Large-scale neural modeling
Catalog Description: Emphasis is on modeling neural systems at the circuit level, ranging from feature maps in neocortex to episodic memory in hippocampus. Simulation exercises to explore the roles of cellular properties, synaptic plasticity, spike synchrony, rhythmic activity, recurrent connectivity, and noise and heterogeneity; quantitative techniques to analyze and predict network behavior; modeling projects to study neural systems of interest (second half of two-quarter sequence). Work in teams of two; run models in real-time on neuromorphic hardware developed for this purpose.
Course sequence: BioE332A, the first quarter of this course-sequence, is based on weekly three-hour labs (simulation exercises) performed in groups of two. Accompanying lectures provide the background needed to understand and perform these labs. BioE332B, the second quarter of this course-sequence, builds on these lessons through a quarter-long modeling project. Accompanying guest lectures introduce relevant background, ranging from data analysis to experimental techniques.
Prerequisites: Biology students should have a differential equations course (e.g., Math 42); no background in engineering is required. Engineering students should have a neurobiology course (e.g., Bio 20); otherwise the instructor's permission is required. Undergraduates need the instructor's permission.
Goals: Link structure to function by developing multilevel computational models of the nervous system. These models are studied in weekly lab exercises.
Target Audience: This course is intended to draw students from multiple disciplines with an interest in interdisciplinary approaches. Students are encouraged to pool their expertise in different areas by working in groups.
Weds & Fri 12:50-2:05pm
Location (as of 1/6/09): McCullough 122
Lab Time: Mon 2-5pm or Tues 8:30-11:30am
Lab Location: Alway 202C
- Professor Boahen: Tuesday 12 - 1 pm (Clark W125)
- TA: Friday 2:10 - 3:30 pm (Clark W1.3, next to W125)
Lecture 1 Overview
Lecture 2 Synapse
Lecture 3 Integrate-&-Fire Neuron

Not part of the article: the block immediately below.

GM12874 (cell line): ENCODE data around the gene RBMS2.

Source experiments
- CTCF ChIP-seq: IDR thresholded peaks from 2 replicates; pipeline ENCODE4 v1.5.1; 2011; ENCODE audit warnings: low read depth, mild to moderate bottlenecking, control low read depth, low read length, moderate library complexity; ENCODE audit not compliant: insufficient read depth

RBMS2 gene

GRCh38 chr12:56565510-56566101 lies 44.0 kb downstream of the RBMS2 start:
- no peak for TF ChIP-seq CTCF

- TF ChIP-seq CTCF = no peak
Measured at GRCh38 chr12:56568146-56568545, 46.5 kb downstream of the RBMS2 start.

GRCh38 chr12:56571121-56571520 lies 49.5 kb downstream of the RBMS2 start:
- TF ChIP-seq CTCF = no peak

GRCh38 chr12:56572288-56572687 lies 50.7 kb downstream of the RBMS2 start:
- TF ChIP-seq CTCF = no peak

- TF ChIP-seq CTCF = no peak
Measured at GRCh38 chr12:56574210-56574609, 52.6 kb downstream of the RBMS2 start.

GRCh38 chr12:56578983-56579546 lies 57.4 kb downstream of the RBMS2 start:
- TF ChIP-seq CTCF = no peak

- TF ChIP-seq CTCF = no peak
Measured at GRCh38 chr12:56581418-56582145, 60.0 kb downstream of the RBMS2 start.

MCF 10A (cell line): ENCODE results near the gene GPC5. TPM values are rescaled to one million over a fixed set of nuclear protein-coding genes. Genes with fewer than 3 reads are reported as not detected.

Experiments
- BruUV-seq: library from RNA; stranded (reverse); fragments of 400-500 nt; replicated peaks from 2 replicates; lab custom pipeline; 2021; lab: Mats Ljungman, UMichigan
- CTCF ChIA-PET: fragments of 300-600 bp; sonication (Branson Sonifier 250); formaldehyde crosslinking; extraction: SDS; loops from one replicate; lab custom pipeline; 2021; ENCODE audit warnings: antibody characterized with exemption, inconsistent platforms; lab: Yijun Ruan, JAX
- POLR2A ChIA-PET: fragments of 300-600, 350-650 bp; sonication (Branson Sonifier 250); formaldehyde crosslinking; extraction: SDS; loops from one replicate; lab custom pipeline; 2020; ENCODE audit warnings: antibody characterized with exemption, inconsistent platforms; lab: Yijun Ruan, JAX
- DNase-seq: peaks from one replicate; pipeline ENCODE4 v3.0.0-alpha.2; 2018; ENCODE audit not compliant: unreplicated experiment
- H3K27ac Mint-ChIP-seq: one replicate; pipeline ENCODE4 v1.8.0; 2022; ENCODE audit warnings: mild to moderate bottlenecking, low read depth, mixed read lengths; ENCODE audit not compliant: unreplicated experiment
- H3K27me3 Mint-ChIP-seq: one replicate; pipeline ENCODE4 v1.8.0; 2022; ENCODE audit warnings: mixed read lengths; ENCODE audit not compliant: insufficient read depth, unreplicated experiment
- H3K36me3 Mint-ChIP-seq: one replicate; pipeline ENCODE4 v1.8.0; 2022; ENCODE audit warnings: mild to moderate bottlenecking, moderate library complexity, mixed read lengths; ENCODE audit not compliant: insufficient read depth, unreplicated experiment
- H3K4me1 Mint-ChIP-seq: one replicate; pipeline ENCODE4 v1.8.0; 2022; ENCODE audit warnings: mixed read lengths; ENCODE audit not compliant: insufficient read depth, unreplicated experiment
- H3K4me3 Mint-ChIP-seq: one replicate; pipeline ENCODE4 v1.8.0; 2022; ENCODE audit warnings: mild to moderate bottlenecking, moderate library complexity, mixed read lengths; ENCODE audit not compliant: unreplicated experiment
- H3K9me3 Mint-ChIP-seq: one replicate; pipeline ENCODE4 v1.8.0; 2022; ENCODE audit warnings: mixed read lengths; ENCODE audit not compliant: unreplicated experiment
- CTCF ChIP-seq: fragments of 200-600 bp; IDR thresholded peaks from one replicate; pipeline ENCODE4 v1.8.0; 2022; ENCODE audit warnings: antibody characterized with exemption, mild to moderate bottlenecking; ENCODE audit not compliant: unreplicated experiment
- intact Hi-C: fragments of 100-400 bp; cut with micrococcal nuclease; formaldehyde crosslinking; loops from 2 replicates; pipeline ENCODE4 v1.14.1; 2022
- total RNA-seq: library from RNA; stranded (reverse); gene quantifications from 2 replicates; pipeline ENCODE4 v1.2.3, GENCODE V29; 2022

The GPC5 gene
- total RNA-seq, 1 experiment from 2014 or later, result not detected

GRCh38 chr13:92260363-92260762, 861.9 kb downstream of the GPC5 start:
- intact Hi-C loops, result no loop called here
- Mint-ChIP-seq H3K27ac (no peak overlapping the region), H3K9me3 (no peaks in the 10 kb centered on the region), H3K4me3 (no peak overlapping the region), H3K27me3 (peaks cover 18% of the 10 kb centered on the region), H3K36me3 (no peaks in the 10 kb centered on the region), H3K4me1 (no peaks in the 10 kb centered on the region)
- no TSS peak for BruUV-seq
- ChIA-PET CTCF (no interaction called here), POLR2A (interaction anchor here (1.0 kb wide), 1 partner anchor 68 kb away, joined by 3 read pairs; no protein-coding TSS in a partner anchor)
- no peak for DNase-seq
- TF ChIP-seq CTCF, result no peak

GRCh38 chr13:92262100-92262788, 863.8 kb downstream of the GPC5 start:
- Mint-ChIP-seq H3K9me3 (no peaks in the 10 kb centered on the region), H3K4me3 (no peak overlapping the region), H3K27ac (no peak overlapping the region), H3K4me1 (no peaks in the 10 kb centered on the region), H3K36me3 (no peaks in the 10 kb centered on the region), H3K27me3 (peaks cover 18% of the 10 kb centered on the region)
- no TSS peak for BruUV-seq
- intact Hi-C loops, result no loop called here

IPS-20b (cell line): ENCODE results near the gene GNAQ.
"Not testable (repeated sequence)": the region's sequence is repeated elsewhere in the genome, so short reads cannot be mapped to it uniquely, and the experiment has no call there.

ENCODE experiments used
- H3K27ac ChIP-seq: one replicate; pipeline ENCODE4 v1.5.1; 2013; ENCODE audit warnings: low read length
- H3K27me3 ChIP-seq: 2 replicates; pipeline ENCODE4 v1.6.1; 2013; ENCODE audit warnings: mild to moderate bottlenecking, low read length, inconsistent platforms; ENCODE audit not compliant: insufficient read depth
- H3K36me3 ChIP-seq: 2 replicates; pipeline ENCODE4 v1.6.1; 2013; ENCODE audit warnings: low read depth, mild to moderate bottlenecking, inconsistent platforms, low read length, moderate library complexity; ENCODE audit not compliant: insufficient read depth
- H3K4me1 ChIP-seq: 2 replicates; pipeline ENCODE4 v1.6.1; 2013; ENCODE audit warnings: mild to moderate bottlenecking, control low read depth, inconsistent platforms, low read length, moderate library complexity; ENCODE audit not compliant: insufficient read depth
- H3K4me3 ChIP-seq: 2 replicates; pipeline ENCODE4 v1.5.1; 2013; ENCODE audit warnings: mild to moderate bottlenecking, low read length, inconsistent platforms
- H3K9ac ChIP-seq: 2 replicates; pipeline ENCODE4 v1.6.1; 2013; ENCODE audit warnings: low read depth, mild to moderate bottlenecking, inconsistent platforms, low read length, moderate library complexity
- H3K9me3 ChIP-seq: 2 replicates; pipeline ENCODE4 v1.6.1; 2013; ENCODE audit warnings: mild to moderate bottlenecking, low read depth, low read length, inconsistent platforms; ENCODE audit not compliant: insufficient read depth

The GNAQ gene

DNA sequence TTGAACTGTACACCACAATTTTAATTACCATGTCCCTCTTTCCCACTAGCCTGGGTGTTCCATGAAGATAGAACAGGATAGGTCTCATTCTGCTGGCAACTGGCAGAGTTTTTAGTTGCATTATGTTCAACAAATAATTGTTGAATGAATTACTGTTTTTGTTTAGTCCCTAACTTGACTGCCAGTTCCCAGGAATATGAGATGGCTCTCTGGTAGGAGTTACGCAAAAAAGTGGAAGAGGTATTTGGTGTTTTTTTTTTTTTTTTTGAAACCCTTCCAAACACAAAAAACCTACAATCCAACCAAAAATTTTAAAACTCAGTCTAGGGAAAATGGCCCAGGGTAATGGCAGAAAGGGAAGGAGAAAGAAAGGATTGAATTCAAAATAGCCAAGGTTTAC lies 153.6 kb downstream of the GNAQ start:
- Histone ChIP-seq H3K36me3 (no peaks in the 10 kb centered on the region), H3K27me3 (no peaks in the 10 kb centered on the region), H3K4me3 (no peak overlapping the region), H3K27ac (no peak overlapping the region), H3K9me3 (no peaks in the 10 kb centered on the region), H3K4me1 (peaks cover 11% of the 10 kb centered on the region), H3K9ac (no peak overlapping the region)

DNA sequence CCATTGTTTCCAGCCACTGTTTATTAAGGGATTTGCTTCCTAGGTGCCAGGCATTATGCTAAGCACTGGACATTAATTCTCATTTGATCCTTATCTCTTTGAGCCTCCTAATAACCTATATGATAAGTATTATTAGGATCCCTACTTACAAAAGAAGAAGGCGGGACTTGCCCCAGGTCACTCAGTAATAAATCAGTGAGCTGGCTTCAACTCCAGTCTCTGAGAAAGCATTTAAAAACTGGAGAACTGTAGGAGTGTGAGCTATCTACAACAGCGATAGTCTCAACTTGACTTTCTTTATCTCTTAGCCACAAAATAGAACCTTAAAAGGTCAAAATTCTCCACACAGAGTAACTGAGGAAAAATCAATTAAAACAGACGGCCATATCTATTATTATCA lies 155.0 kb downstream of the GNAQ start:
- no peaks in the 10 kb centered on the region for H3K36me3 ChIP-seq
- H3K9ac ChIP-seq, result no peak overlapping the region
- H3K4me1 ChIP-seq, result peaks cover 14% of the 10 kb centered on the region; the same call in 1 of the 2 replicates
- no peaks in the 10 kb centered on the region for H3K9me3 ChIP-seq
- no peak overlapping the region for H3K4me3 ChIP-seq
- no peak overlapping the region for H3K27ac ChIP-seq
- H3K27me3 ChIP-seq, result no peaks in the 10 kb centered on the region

Lecture 4 Positive Feedback
Lecture 5 Adaptive Neuron
Lecture 6 Bursting Neuron
Lecture 7 Phase Response
Lecture 8 Two-Neuron Interaction
Lecture 9 Synchrony and Inhibition
Lecture 10 Delay Model of Synchrony
Lecture 11 Attention Intro
Lecture 12 Attention and Neuromodulation
Lecture 13 Spike Timing-Dependent Plasticity
Lecture 14 Limits of STDP
Lecture 15 Recurrent Synapses
Lecture 16 Feedforward Synapses
Lecture 17 Storing Patterns
Lecture 18 Recalling Patterns
Lecture 19 System Hardware
Lecture 20 Neurogrid
Lab 1 Synapse Lab
Lab 2 Neuron Lab
Lab 3 Adapting–Bursting Lab
Lab 4 Phase Response Lab
Lab 5 Synchrony Lab
Lab 6 Attention Lab
Lab 7 STDP Lab
Lab 8 Plasticity Enhanced Synchrony Lab
Lab 9 Associative Recall
Lab 10 In-Depth Investigations
- A. Destexhe, Z. Mainen, and T. Sejnowski. An efficient method for computing synaptic conductances based on a kinetic model of receptor binding. Neural Computation , 6(1):14-8, 1994.
- E. M. Izhikevich. Dynamical systems in neuroscience: The geometry of excitability and bursting. MIT Press, 2007, Chapter 3, pp. 53-82 (preprint).
- E. M. Izhikevich. Dynamical systems in neuroscience: The geometry of excitability and bursting. MIT Press, 2007, Section 7.3, pp. 252-63 (preprint).
- E. M. Izhikevich. Dynamical systems in neuroscience: The geometry of excitability and bursting. MIT Press, 2007, Section 9.2, pp. 335-47 (preprint).
- E. M. Izhikevich. Dynamical systems in neuroscience: The geometry of excitability and bursting. MIT Press, 2007, Section 10.1, pp. 444-57.
- E. M. Izhikevich. Dynamical systems in neuroscience: The geometry of excitability and bursting. MIT Press, 2007, Section 10.4.2, pp. 477-9.
- B. Daniels. Synchronization of Globally Coupled Nonlinear Oscillators: the Rich Behavior of the Kuramoto Model. Ohio Wesleyan Physics Dept., Essay, pp. 7-20, 2005.